To understand how Charles Manson influenced the horrific crimes committed under his direction, it becomes necessary to show the ways in which his message appealed to the minds of “middle-class youths from reportedly good families” (Atchison and Heide 792). Watson, Fromme, and Van Houten, the three killers present in the LaBianca and Tate murders, were all individuals that exhibited particular strains of social deviancy that Manson was able to prey upon. Van Houten, for example, experienced heavy drug use and had an abortion at a young age, Fromme became heavily involved in marijuana use and fringe political movements, and Watson committed burglary often at a young age. Watson, in particular, became “immersed into criminal activity and surrounded by people with favorable attitudes toward deviance” (Atchison and Heide 791). Desperate for a value system that made sense to his own worldview and his experiences, Watson would be easily seduced by Manson into the latter's Family, merging their two philosophies of life into a single entity where only Manson's orders mattered. Van Houten's poor relationship with her parents and her social shunning as a result of her abortion led her to find a warm and inviting community in Manson's Family, allowing her to “become one with the Family and to let her former identity go” (Atchison and Heide 792). This ability to recreate one's own image and identity along with views that Van Houten deemed correct created a hold on her that Manson could utilize to accomplish even horrific crimes. Fromme, likewise, experienced strain and tension with her family, exacerbated by her drug use and association with radical political movements. Similar to Van Houten, Manson's warm and opening arms provided an outlet through which Fromme found acceptance and a strong, positive relationship. 

Manson himself, however, was a product of more than mere family issues and a charismatic cult leader. Instead, one compelling explanation for Manson's actions lays in labeling theory, which posits that “lawbreakers feel labeled as a result of being processed in the criminal justice system for committing a primary deviance” (Atchison and Heide 780). Instead of rehabilitation, these people embrace and embody the label of deviant and commit further actions to cement themselves as different and “become locked into their deviant roles”. Emmons in his 1986 account of Manson's life reports how the young Charlie, due to his financially insecure family situation, received no presents during the Christmas holiday. In a fit of anger, Manson burned all of his classmate's toys and from then on would find himself declared a deviant from society and labeled as a criminal (Atchison and Heide 780). Years later, Manson would be formally declared a “ringleader” of an escape attempt from a home for displaced youth and had his picture published in the local newspaper, again reflecting the importance of formal labeling on causing criminal behavior. Both of these instances occurred before Manson was an adult, thereby creating a strong self-fulfilling prophecy of deviant social behavior from a young age. At the same time, Manson was constantly exposed to and surrounded by criminals. Spending most of his life being processed by the criminal justice system, Manson never had the opportunity to experience what mainstream society would deem a normal life. Instead, his support system of confidants and friends were all fellow criminals and social deviants, and he lived a life in which both current and former inmates would regale him with tales of criminal debauchery and opulence. At no point in his life did Manson ever experience positive reinforcement or a beneficial interaction from authority; indeed, prison guards taunted him over his rape by fellow inmates as a young boy. Indeed, Manson's self-proclaimed heroes were “the guys who got away with the biggest bank heist […] the mobsters who defied the system that was keeping me locked up” (Emmons 48). Thus, both the formal labeling of Manson as a social deviant from a young age and the repeated exposure to the criminal mindset created a man who sought self-actualization in the illegal pursuit of wealth and power and who saw himself as a creature where criminality was his calling. Much like Ted Bundy, he was intelligent yet lethal.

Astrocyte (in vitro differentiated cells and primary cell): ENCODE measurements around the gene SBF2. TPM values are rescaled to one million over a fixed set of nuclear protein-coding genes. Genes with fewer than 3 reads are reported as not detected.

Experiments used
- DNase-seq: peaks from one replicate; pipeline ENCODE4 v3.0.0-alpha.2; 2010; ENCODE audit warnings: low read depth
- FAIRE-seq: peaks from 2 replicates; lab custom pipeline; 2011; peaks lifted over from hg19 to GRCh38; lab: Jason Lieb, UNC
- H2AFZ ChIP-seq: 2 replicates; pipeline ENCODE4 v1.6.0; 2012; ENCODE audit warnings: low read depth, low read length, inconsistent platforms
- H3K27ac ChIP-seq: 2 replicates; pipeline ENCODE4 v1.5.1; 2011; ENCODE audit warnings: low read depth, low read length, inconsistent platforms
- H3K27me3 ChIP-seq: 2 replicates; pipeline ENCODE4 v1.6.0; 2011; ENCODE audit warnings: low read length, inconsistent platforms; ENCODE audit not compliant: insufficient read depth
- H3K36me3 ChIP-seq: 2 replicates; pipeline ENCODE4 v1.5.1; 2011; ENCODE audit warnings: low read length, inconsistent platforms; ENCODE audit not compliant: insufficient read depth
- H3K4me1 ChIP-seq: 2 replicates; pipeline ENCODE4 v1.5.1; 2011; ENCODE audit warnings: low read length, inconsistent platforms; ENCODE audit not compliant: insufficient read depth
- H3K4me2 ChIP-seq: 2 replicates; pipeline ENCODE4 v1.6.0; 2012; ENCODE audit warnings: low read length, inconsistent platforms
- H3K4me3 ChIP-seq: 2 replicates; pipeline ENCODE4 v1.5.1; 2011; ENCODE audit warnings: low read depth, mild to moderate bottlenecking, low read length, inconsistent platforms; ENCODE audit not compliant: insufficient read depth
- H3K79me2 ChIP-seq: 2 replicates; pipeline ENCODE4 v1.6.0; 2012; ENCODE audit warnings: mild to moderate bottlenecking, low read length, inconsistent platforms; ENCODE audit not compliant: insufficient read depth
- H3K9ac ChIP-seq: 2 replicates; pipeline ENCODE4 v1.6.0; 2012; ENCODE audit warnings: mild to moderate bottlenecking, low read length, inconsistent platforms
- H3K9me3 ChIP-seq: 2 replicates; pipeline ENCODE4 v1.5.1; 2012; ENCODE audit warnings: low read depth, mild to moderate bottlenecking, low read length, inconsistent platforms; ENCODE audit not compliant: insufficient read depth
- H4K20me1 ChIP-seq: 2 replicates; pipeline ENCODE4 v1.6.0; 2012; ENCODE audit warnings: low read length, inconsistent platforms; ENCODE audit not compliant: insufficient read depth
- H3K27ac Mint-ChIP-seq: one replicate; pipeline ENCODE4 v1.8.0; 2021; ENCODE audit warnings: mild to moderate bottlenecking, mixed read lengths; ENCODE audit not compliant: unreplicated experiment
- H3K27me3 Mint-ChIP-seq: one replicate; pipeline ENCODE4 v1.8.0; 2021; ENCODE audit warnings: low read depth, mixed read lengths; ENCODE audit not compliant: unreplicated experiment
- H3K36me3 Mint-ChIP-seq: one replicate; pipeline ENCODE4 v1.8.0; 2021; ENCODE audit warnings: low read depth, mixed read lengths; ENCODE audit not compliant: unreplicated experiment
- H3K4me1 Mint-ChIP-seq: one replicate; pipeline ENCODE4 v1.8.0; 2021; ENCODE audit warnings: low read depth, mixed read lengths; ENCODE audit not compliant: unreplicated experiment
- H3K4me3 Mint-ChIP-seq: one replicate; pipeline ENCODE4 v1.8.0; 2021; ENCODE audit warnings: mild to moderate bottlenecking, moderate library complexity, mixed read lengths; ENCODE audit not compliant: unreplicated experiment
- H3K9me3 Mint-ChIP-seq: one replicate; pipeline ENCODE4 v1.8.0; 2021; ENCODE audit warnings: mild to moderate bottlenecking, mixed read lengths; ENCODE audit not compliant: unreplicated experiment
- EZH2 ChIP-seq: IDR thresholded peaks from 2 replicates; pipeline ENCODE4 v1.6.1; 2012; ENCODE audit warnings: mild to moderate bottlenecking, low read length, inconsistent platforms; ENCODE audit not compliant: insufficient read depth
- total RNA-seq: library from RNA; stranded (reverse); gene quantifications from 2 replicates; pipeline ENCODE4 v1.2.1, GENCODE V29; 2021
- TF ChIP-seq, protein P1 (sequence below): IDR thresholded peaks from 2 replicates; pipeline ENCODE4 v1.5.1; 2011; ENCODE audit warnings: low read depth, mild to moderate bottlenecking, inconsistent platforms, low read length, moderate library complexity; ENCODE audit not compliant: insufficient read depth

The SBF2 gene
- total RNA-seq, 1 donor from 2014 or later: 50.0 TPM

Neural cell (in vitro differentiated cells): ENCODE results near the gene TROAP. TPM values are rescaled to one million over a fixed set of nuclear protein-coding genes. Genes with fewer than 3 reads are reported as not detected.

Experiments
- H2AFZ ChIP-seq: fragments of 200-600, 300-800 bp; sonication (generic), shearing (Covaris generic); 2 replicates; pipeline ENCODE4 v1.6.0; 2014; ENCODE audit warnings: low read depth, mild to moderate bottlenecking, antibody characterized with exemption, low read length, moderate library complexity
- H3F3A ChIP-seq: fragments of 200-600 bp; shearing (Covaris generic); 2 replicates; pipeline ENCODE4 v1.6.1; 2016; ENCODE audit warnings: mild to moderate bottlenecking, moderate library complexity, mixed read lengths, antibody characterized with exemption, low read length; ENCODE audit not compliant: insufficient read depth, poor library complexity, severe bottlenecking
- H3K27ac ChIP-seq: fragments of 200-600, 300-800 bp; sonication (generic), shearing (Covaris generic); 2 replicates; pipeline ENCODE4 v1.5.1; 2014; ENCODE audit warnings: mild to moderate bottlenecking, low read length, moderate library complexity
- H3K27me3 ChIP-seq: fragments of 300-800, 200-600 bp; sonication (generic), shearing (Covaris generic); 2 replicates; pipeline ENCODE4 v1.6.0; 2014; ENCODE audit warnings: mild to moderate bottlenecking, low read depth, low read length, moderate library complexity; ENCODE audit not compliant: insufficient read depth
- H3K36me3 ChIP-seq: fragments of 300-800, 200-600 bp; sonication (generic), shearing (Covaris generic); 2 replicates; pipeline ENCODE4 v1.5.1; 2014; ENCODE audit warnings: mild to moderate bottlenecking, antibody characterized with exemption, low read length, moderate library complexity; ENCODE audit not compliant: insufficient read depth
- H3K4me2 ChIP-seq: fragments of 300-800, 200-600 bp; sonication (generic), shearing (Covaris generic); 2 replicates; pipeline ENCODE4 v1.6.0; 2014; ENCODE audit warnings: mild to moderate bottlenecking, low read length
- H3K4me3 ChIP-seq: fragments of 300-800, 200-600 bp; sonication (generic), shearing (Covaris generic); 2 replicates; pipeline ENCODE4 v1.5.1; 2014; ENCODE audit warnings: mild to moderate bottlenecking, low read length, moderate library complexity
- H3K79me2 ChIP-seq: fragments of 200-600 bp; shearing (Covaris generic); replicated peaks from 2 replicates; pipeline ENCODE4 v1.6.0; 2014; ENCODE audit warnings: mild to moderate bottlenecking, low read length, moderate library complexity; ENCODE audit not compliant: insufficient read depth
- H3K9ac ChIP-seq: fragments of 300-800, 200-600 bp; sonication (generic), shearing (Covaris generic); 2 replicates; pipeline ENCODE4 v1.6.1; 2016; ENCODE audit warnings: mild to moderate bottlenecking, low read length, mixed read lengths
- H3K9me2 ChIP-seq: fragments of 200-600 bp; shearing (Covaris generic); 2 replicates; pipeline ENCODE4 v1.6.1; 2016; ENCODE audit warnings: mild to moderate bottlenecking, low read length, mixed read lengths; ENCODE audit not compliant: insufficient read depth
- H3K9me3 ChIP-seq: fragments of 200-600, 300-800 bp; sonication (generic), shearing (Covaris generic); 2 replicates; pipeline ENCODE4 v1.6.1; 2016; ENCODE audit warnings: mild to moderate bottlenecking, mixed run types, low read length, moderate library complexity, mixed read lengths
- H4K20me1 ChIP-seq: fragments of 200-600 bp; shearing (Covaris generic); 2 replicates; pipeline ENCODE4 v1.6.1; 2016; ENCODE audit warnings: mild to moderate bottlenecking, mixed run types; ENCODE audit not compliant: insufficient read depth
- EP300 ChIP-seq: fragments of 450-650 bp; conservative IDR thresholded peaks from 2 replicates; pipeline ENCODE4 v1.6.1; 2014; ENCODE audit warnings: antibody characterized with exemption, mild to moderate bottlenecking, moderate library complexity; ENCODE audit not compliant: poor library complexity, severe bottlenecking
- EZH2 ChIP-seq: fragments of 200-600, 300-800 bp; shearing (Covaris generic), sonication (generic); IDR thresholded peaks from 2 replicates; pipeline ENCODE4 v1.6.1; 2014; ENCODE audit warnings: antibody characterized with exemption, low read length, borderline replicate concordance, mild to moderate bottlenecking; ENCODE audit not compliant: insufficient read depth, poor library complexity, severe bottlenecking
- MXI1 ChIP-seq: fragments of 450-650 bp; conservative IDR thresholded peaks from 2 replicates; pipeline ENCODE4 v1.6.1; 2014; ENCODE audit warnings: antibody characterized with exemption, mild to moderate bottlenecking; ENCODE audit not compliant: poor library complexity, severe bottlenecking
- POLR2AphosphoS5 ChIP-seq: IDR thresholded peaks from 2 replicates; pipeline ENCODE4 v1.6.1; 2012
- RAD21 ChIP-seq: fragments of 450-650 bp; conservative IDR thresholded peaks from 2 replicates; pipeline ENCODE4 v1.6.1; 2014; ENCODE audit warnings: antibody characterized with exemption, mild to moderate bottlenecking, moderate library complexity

Charles Manson is a unique character in American history. As a cult leader, criminal, and murderer, he nonetheless created a system of values that attracted a substantial number of very dedicated followers that would not hesitate to do his bidding. Founder of the Family, an apocalyptic racist organization centered around the coming “Helter Skelter”, or doomsday race war, Manson mixed criminality with excessive drug use and radical rhetoric to attract and seduce many young dysfunctional American youths with his ideals. Charismatic and a powerful figure, Manson influenced his followers to commit horrific crimes under the guise of his extremist philosophy. Labeled as a social deviant from a young age, Manson created his own self-fulfilling prophecy by ensuring he remained in the criminal sphere until his eventual incarceration. 

Works Cited

Atchinson, Andrew J and Heide, Kathleen M. “Charles Manson and the Family: The Application of Sociological Theories to Multple Murder”. 55 (2011). 771-798). 

Bugliosi, V. and Gentry, C. “Helter Skelter: The True Story of the Manson Murders”. New York, NY: Norton 1974. 

Emmons, N. “Manson in his own words: As told to Nuel Emmons”. New York, NY: Grove Press

Gillis, Charlie. "The Devil Inside." Maclean's 125.16 (2012): 30-33. Academic Search Complete. Web. 4 June 2013.